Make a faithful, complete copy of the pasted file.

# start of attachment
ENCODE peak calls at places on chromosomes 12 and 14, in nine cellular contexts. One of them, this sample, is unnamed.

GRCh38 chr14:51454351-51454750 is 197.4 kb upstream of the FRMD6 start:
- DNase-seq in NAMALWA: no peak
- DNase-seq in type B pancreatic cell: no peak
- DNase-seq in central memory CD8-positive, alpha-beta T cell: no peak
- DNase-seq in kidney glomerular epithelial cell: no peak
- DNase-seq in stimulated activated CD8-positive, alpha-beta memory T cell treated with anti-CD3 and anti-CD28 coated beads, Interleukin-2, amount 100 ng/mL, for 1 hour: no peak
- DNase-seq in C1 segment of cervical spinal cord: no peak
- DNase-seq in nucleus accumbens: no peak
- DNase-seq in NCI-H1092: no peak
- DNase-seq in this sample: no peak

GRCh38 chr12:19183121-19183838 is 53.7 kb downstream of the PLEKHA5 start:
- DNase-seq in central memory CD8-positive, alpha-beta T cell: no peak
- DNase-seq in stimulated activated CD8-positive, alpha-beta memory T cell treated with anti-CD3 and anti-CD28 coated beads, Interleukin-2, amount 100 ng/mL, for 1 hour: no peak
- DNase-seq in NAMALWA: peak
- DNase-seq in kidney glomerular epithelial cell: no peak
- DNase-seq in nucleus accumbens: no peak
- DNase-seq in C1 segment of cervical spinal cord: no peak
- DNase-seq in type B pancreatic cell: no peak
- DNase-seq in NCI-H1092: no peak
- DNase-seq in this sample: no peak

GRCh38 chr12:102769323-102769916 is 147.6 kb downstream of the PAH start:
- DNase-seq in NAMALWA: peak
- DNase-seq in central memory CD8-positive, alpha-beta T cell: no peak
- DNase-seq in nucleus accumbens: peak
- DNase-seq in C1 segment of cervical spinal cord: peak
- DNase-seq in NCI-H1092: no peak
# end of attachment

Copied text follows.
ENCODE peak calls at places on chromosomes 12 and 14, in nine cellular contexts. One of them, this sample, is unnamed.

GRCh38 chr14:51454351-51454750 is 197.4 kb upstream of the FRMD6 start:
- DNase-seq in NAMALWA: no peak
- DNase-seq in type B pancreatic cell: no peak
- DNase-seq in central memory CD8-positive, alpha-beta T cell: no peak
- DNase-seq in kidney glomerular epithelial cell: no peak
- DNase-seq in stimulated activated CD8-positive, alpha-beta memory T cell treated with anti-CD3 and anti-CD28 coated beads, Interleukin-2, amount 100 ng/mL, for 1 hour: no peak
- DNase-seq in C1 segment of cervical spinal cord: no peak
- DNase-seq in nucleus accumbens: no peak
- DNase-seq in NCI-H1092: no peak
- DNase-seq in this sample: no peak

GRCh38 chr12:19183121-19183838 is 53.7 kb downstream of the PLEKHA5 start:
- DNase-seq in central memory CD8-positive, alpha-beta T cell: no peak
- DNase-seq in stimulated activated CD8-positive, alpha-beta memory T cell treated with anti-CD3 and anti-CD28 coated beads, Interleukin-2, amount 100 ng/mL, for 1 hour: no peak
- DNase-seq in NAMALWA: peak
- DNase-seq in kidney glomerular epithelial cell: no peak
- DNase-seq in nucleus accumbens: no peak
- DNase-seq in C1 segment of cervical spinal cord: no peak
- DNase-seq in type B pancreatic cell: no peak
- DNase-seq in NCI-H1092: no peak
- DNase-seq in this sample: no peak

GRCh38 chr12:102769323-102769916 is 147.6 kb downstream of the PAH start:
- DNase-seq in NAMALWA: peak
- DNase-seq in central memory CD8-positive, alpha-beta T cell: no peak
- DNase-seq in nucleus accumbens: peak
- DNase-seq in C1 segment of cervical spinal cord: peak
- DNase-seq in NCI-H1092: no peak